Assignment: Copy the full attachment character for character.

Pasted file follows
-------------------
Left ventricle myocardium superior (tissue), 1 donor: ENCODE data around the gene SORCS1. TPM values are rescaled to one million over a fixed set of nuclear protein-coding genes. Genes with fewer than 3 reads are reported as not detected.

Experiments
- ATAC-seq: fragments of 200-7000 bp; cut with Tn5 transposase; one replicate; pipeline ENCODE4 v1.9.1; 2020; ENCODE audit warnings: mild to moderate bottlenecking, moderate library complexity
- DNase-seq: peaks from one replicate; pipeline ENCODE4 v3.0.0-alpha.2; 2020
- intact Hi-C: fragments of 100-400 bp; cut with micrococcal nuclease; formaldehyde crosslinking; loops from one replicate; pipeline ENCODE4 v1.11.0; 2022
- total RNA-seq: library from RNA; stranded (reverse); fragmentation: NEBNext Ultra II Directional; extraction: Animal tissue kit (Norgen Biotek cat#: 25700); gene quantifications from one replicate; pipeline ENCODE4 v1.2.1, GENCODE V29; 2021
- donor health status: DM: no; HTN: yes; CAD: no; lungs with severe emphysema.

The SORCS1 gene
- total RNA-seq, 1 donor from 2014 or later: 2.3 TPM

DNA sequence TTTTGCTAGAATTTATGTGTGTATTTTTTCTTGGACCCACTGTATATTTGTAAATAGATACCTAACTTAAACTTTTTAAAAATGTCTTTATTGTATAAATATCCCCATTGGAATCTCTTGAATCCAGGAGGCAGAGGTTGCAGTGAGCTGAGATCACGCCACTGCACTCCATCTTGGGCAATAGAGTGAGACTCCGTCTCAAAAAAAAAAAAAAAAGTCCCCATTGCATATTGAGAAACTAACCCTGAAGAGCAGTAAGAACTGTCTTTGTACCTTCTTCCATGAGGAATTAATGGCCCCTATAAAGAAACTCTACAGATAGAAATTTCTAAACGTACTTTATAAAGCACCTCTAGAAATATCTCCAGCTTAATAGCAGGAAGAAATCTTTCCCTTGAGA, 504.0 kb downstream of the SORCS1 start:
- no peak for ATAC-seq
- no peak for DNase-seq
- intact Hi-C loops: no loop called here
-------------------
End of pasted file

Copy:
Left ventricle myocardium superior (tissue), 1 donor: ENCODE data around the gene SORCS1. TPM values are rescaled to one million over a fixed set of nuclear protein-coding genes. Genes with fewer than 3 reads are reported as not detected.

Experiments
- ATAC-seq: fragments of 200-7000 bp; cut with Tn5 transposase; one replicate; pipeline ENCODE4 v1.9.1; 2020; ENCODE audit warnings: mild to moderate bottlenecking, moderate library complexity
- DNase-seq: peaks from one replicate; pipeline ENCODE4 v3.0.0-alpha.2; 2020
- intact Hi-C: fragments of 100-400 bp; cut with micrococcal nuclease; formaldehyde crosslinking; loops from one replicate; pipeline ENCODE4 v1.11.0; 2022
- total RNA-seq: library from RNA; stranded (reverse); fragmentation: NEBNext Ultra II Directional; extraction: Animal tissue kit (Norgen Biotek cat#: 25700); gene quantifications from one replicate; pipeline ENCODE4 v1.2.1, GENCODE V29; 2021
- donor health status: DM: no; HTN: yes; CAD: no; lungs with severe emphysema.

The SORCS1 gene
- total RNA-seq, 1 donor from 2014 or later: 2.3 TPM

DNA sequence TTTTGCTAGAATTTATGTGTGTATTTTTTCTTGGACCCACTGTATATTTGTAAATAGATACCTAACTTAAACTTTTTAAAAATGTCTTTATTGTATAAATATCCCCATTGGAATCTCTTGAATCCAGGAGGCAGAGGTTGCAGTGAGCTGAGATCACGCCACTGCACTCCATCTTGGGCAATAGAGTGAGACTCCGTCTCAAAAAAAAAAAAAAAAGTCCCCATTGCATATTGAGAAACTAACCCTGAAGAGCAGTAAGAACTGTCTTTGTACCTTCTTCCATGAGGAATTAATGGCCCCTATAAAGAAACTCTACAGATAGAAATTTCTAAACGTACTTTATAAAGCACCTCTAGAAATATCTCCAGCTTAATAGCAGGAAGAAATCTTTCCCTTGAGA, 504.0 kb downstream of the SORCS1 start:
- no peak for ATAC-seq
- no peak for DNase-seq
- intact Hi-C loops: no loop called here